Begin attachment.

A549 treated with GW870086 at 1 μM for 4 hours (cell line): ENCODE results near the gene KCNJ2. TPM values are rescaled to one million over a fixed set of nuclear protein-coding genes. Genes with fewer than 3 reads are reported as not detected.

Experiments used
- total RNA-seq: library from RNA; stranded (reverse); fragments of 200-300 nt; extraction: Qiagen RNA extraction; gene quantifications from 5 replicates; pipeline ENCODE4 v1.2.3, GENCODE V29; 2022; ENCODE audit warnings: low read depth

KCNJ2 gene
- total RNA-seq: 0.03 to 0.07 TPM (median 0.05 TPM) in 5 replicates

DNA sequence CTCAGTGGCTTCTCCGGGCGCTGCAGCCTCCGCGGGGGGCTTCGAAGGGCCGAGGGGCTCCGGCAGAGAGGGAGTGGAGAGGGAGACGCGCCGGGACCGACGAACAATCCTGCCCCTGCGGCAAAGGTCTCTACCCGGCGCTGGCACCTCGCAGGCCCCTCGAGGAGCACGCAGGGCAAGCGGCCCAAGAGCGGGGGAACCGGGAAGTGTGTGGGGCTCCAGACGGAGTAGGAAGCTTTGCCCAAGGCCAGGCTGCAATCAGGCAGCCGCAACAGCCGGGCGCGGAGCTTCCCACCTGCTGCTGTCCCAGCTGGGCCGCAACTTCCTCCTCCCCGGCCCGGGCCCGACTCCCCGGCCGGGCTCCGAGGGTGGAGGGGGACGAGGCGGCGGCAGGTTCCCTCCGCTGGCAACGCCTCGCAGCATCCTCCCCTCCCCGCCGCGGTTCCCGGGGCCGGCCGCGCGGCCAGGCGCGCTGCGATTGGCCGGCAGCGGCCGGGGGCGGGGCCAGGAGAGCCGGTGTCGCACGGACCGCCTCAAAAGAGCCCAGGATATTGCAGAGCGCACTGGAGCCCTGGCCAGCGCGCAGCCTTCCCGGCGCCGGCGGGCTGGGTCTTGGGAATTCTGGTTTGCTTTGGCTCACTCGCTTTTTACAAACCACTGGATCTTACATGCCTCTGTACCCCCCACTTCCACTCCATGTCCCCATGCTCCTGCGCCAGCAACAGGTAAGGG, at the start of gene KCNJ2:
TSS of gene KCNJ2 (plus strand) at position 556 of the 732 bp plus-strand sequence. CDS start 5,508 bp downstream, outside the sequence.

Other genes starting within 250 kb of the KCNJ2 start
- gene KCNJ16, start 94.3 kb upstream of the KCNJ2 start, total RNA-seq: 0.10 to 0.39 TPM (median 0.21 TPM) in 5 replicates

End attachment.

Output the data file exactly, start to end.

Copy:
A549 treated with GW870086 at 1 μM for 4 hours (cell line): ENCODE results near the gene KCNJ2. TPM values are rescaled to one million over a fixed set of nuclear protein-coding genes. Genes with fewer than 3 reads are reported as not detected.

Experiments used
- total RNA-seq: library from RNA; stranded (reverse); fragments of 200-300 nt; extraction: Qiagen RNA extraction; gene quantifications from 5 replicates; pipeline ENCODE4 v1.2.3, GENCODE V29; 2022; ENCODE audit warnings: low read depth

KCNJ2 gene
- total RNA-seq: 0.03 to 0.07 TPM (median 0.05 TPM) in 5 replicates

DNA sequence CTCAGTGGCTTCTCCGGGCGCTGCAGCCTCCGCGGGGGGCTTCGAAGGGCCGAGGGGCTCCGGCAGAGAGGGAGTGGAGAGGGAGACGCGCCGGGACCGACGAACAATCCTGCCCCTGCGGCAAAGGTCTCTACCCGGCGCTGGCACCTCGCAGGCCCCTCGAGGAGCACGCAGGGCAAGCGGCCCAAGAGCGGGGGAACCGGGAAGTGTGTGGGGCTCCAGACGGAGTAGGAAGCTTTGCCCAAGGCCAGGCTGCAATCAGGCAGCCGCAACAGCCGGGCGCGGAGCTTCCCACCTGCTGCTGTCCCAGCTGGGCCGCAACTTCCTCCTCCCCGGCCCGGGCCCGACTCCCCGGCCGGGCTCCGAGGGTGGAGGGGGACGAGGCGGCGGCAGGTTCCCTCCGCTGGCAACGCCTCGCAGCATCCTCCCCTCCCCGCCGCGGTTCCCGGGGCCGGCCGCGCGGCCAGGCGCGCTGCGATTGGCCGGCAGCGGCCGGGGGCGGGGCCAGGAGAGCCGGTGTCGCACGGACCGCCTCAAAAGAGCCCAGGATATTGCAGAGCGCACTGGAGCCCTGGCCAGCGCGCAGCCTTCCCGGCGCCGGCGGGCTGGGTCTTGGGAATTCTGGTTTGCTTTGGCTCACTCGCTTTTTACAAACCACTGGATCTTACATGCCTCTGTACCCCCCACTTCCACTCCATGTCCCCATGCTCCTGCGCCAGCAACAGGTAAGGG, at the start of gene KCNJ2:
TSS of gene KCNJ2 (plus strand) at position 556 of the 732 bp plus-strand sequence. CDS start 5,508 bp downstream, outside the sequence.

Other genes starting within 250 kb of the KCNJ2 start
- gene KCNJ16, start 94.3 kb upstream of the KCNJ2 start, total RNA-seq: 0.10 to 0.39 TPM (median 0.21 TPM) in 5 replicates